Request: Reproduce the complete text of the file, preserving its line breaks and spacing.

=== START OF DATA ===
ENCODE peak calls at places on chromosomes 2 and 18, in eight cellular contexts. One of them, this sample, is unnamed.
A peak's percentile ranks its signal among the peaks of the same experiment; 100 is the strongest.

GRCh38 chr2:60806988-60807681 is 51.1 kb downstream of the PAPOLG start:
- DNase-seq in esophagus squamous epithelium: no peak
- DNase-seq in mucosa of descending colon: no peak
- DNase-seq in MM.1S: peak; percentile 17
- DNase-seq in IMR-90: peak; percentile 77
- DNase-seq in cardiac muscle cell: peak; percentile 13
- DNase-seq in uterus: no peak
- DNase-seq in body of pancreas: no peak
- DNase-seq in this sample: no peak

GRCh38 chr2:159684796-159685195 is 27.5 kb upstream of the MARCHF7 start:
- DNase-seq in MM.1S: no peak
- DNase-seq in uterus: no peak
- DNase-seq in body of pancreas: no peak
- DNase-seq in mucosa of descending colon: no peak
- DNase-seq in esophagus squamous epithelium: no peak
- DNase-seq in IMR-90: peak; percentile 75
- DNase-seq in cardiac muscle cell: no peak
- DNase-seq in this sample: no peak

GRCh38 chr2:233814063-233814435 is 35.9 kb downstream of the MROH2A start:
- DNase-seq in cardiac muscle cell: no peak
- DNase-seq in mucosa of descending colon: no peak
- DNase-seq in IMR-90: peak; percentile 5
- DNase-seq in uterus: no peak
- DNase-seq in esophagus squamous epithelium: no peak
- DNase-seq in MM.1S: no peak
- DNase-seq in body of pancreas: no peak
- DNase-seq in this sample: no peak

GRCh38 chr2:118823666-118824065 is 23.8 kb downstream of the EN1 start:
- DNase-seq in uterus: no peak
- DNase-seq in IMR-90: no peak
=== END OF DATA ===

ENCODE peak calls at places on chromosomes 2 and 18, in eight cellular contexts. One of them, this sample, is unnamed.
A peak's percentile ranks its signal among the peaks of the same experiment; 100 is the strongest.

GRCh38 chr2:60806988-60807681 is 51.1 kb downstream of the PAPOLG start:
- DNase-seq in esophagus squamous epithelium: no peak
- DNase-seq in mucosa of descending colon: no peak
- DNase-seq in MM.1S: peak; percentile 17
- DNase-seq in IMR-90: peak; percentile 77
- DNase-seq in cardiac muscle cell: peak; percentile 13
- DNase-seq in uterus: no peak
- DNase-seq in body of pancreas: no peak
- DNase-seq in this sample: no peak

GRCh38 chr2:159684796-159685195 is 27.5 kb upstream of the MARCHF7 start:
- DNase-seq in MM.1S: no peak
- DNase-seq in uterus: no peak
- DNase-seq in body of pancreas: no peak
- DNase-seq in mucosa of descending colon: no peak
- DNase-seq in esophagus squamous epithelium: no peak
- DNase-seq in IMR-90: peak; percentile 75
- DNase-seq in cardiac muscle cell: no peak
- DNase-seq in this sample: no peak

GRCh38 chr2:233814063-233814435 is 35.9 kb downstream of the MROH2A start:
- DNase-seq in cardiac muscle cell: no peak
- DNase-seq in mucosa of descending colon: no peak
- DNase-seq in IMR-90: peak; percentile 5
- DNase-seq in uterus: no peak
- DNase-seq in esophagus squamous epithelium: no peak
- DNase-seq in MM.1S: no peak
- DNase-seq in body of pancreas: no peak
- DNase-seq in this sample: no peak

GRCh38 chr2:118823666-118824065 is 23.8 kb downstream of the EN1 start:
- DNase-seq in uterus: no peak
- DNase-seq in IMR-90: no peak